lmsans
06-15-2007, 06:13 PM
Let me be clear. I felt I had seen the play completely and didn't need any help. The throw to first was high. WHen F3 jumped and while he ws in the air BR foot hit the bag and then F3 came back down on the bag.

If I didn't feel I had seen it clearly, I would have asked for help.

But I think that is a good question, when is the right time to ask...after F3 asks? ...or the coach?

?but also a call that was not correct and one of the umpires knew it wasn't correct.

This was the tail end of a double play, so I was between B and first base with a real good angle. My partner was on the first base line. Why is my call wrong?

LMan
06-15-2007, 07:45 PM
Why is my call wrong?

..because "brookspw" just assumes the umpires are wrong. He'll make a great rat someday.


Your partner 'seeing it differently' doesnt make his view any more right than yours. Its additional information, but you did things right.

MSPChris
06-15-2007, 07:55 PM
I would ask for help if it were possible that partner may have had a different call, but only if i were anything but 100% sure of what I saw.

A manager asking me for help needs to be able to sell me on why he thinks my partner would have the call differently.

lmsans, if you thought your angle was good, and your view of the call was good. end of story.

BTW, if it all happened the way you describe, your PU partner is a jackass for even hinting you had it wrong. If the play was a banger, you're in B and he's near the plate, he's got no business saying anything at all even after the game unless you completely smoked the call.

Richard_Siegel
06-15-2007, 08:14 PM
The article below was written by, Tom Anstette, an umpire from Florida about 10 years ago for Brent McLarens Amatuer Umpire website. I don't agree with it 100% (maybe 97%) but for somebody who is new it is a very worthwhile item to read.

Asking for Help and Changing Calls

Too many times I see umpires make a call on a close play and the coach will come running out insisting on the umpires go get help from their partner. "Come on Blue, you need help on that, just ask your partner he had a better angle, he can help". Trying to be a nice guy, or perhaps being a little intimidated, you go to your partner for help.

MISTAKE!
First off, if you make a call, you are telling everyone that you saw the play, you've processed the information from the play and you made you're decision. If you weren't sure about something on the play and you don't have all the information you need to make your decision, you ask for help before you make your decision, remember it's still your call, you're only asking for help to get more information in order to make a decision. Don't throw your responsibilities on your partner.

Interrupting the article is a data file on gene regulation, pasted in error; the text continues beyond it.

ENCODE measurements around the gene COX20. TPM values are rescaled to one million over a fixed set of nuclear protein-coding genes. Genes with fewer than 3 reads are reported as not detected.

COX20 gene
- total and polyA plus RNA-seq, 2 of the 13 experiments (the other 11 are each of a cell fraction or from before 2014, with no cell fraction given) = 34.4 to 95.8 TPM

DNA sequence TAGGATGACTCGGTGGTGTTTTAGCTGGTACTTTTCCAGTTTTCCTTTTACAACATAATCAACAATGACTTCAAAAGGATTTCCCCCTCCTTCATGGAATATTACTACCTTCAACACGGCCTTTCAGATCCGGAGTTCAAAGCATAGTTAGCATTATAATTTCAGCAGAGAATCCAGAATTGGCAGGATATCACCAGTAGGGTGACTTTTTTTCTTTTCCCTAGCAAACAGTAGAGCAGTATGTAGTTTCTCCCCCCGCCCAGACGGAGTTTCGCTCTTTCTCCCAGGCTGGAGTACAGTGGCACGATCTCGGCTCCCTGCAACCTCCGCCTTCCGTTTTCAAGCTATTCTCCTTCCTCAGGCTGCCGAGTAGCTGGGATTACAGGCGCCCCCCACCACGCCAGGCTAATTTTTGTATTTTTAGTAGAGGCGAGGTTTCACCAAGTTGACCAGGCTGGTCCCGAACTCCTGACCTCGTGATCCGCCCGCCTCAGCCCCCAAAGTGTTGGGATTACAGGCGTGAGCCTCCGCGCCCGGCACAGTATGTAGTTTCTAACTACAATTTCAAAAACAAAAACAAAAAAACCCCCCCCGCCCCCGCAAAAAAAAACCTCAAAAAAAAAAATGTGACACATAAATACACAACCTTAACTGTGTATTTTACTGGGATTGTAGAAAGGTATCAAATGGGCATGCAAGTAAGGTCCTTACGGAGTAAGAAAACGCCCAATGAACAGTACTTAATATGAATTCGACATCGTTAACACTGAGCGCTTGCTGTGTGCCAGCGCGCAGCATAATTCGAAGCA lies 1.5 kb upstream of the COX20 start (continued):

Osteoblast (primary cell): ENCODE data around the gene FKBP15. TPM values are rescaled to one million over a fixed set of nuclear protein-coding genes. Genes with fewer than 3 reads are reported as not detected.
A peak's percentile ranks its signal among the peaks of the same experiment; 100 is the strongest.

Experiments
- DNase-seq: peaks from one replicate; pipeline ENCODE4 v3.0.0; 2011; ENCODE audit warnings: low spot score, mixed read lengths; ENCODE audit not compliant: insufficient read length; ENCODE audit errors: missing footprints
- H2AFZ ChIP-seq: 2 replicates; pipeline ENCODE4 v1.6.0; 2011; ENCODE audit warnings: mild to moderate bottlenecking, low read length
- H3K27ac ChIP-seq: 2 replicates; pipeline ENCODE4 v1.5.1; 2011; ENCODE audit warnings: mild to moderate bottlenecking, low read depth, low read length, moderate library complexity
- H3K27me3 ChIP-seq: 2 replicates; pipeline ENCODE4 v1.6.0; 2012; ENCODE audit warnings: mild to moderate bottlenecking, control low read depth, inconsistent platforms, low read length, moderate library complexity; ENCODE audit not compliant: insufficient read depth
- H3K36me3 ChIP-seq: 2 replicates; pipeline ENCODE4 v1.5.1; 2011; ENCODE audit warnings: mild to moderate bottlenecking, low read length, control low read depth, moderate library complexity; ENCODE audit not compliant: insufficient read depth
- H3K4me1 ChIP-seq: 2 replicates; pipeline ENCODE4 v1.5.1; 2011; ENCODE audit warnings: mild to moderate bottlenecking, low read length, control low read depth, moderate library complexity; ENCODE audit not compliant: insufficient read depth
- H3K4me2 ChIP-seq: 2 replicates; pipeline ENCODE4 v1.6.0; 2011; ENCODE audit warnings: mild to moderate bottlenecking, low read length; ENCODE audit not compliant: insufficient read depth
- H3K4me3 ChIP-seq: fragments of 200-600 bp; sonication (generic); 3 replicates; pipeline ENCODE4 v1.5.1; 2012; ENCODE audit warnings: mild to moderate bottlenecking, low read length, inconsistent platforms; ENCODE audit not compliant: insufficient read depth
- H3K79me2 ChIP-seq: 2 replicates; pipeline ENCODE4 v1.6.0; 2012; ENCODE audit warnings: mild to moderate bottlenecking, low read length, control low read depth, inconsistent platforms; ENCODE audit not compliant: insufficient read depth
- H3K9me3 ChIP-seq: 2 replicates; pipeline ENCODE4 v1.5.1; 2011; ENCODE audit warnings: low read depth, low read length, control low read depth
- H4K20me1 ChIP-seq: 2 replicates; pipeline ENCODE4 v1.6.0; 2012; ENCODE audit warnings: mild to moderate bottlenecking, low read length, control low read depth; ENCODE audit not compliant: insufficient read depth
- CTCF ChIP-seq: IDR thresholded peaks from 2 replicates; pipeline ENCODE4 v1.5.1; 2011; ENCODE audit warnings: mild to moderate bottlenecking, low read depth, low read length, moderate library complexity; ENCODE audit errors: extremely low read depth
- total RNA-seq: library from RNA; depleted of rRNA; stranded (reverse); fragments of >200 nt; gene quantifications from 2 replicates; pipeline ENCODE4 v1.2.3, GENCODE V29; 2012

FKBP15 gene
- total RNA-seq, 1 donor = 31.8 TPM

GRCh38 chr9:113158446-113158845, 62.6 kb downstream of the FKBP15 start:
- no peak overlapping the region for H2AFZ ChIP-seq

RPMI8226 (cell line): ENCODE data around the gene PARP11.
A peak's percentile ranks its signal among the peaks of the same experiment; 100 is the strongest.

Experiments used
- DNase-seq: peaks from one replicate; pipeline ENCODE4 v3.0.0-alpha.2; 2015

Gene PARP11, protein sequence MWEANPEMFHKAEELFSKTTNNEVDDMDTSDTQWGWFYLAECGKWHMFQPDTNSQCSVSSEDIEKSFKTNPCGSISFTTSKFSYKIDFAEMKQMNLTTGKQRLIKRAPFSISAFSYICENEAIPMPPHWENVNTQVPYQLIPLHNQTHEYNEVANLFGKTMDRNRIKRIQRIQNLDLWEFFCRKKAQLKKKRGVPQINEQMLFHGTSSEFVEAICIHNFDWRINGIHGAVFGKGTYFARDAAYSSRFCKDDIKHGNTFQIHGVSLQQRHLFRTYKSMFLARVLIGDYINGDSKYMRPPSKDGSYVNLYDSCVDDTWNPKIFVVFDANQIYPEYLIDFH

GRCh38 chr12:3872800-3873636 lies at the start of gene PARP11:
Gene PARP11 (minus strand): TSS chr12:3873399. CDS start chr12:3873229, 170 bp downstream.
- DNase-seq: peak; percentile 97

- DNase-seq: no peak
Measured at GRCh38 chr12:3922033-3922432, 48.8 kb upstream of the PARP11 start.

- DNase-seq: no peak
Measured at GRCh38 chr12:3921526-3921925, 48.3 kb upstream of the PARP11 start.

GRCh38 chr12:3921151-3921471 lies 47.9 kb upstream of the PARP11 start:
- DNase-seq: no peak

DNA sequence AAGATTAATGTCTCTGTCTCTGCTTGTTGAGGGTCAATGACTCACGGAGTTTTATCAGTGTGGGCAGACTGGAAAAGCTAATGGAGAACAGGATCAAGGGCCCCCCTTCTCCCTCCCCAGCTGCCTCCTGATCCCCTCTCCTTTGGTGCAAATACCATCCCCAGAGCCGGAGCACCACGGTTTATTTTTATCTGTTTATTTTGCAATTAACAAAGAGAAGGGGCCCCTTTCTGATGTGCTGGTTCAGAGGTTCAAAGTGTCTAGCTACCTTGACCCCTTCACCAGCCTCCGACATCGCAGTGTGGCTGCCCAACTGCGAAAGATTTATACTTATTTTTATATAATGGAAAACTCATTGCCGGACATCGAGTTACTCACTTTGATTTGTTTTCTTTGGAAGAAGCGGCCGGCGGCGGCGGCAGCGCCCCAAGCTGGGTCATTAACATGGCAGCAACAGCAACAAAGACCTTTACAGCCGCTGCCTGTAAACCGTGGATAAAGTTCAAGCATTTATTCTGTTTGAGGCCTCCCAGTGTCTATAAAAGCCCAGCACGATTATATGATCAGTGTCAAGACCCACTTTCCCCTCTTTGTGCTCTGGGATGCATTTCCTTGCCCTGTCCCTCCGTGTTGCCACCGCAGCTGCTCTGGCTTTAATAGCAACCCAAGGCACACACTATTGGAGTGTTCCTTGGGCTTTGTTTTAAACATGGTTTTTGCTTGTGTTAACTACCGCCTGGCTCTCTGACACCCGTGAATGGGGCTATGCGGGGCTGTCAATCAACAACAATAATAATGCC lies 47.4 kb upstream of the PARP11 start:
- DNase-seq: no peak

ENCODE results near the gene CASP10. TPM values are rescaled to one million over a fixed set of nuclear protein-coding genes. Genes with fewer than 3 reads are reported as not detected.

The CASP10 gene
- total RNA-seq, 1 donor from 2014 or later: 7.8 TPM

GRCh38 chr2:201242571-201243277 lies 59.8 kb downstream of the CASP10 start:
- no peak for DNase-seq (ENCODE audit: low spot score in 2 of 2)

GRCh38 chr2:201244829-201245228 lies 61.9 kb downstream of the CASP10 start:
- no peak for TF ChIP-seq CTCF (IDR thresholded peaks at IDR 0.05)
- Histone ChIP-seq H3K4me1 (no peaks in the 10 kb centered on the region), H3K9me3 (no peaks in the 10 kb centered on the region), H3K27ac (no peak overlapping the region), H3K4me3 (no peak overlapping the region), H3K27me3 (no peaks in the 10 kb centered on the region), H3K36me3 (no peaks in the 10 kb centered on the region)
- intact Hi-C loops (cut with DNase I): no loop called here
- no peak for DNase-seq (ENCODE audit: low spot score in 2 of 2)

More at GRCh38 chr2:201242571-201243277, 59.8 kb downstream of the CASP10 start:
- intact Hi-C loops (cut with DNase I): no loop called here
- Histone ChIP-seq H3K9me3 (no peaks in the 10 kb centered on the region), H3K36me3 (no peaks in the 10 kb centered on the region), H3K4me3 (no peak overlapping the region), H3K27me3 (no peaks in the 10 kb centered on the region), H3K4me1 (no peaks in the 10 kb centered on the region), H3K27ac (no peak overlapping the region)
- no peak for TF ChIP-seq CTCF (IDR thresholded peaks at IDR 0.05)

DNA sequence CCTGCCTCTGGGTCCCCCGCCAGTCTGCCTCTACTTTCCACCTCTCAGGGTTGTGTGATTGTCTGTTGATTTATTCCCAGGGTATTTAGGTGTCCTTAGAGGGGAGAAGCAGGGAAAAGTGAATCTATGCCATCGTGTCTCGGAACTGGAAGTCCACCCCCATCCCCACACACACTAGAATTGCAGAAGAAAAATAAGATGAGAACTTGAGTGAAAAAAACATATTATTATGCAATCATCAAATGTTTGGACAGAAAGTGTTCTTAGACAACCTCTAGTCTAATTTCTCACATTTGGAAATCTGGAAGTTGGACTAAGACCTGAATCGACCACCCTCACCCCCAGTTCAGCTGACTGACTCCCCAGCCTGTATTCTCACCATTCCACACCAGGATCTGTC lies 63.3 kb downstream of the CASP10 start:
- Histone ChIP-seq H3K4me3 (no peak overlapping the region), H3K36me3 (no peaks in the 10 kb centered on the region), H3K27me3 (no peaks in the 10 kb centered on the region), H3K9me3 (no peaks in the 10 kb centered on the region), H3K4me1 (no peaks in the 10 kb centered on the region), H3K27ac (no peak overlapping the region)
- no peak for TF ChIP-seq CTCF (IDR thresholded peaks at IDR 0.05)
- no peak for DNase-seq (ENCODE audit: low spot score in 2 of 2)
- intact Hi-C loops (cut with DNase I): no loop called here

If you ask for help just because the coach wants you to, you will be asked to go for help on every close play, by both coaches, all game long. If you constantly ask for help, you might as well leave the field, because your partner doesn't need you if he has to do your job also. Don't let the coach push you around, tell him or her that "I saw the play, I don't need any help, this is my call and the call stands" Whether your decision (judgment) was right or wrong, stick with it, if you change one call, the coaches will want you to change every call that they don't like. Also, when you change a call you have to deal with the other coach who now also has an argument with you.

Remember, you can change your own call in certain situations, but you must do it immediately. For example, if you make an out call, and your timing was to quick after the call you see the ball loose on the ground - change your own call immediately, get the play right. This is never going to look good, but you'll get the call right. Never, never make a call, think about it for a while and then change it, you will loose all your credibility.

Plays that you might need to ask for help, in order to get more information:
Swipe Tags

If in doubt - ask first - before you make any call. If you make a call, - any call - DON'T ASK!
On swipe calls you ask, "did he tag him?" Your partner should answer, "yes he did" or "no he didn't" and then you make your call: out or safe..
If you ask for help and can't get it - the runner is SAFE!! You will only be asking if you didn't see, or if you weren't sure of the tag. You can't penalize the runner for something you didn't see. NOTE: on swipe tags-up to the 3-foot lane, it is the plate umpire’s call.

Pulled Foot
On a pulled foot you ask, "Did he pull his foot?"
If you ask for help and can't get it - the runner is OUT!! You will only be asking if the ball beats the runner to the bag. You have to assume the fielder’s foot is on the bag until you know for sure that it wasn't

Batter hit by batted ball
Hit batter in the box (by batted ball) - immediate help should be given by your partner by calling "TIME!" or "FOUL!" depending on the way the league handles the call.

Plate Umpire - never ask for help in this situation. Base umpire should be yelling immediately if he saw batter get hit with a batted ball.
Coaches love to come out and want you to get help on this – Don’t Tell the coach "if my partner saw anything, he would have said something immediately."

Batter hit by pitched ball
Don't ask for help concerning batter being hit by a pitch, you (plate umpire) are 18" from the batter; your partner is 90' away.
Four considerations for giving or asking for help...
1. Never offer help unless your partner asks it for.
2. Only ask for help when you absolutely, positively need it.
3. If you kick the call - DON'T get your partner involved to try to fix it
4. Live and Die with your call

Four calls that can be legally and properly changed....